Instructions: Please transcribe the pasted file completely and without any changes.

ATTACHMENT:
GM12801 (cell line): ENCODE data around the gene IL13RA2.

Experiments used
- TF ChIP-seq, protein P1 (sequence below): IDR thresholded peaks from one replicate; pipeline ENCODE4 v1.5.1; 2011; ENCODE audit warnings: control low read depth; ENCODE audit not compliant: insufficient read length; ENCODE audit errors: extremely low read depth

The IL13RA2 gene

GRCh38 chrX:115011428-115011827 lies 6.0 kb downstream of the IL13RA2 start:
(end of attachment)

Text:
GM12801 (cell line): ENCODE data around the gene IL13RA2.

Experiments used
- TF ChIP-seq, protein P1 (sequence below): IDR thresholded peaks from one replicate; pipeline ENCODE4 v1.5.1; 2011; ENCODE audit warnings: control low read depth; ENCODE audit not compliant: insufficient read length; ENCODE audit errors: extremely low read depth

The IL13RA2 gene

GRCh38 chrX:115011428-115011827 lies 6.0 kb downstream of the IL13RA2 start: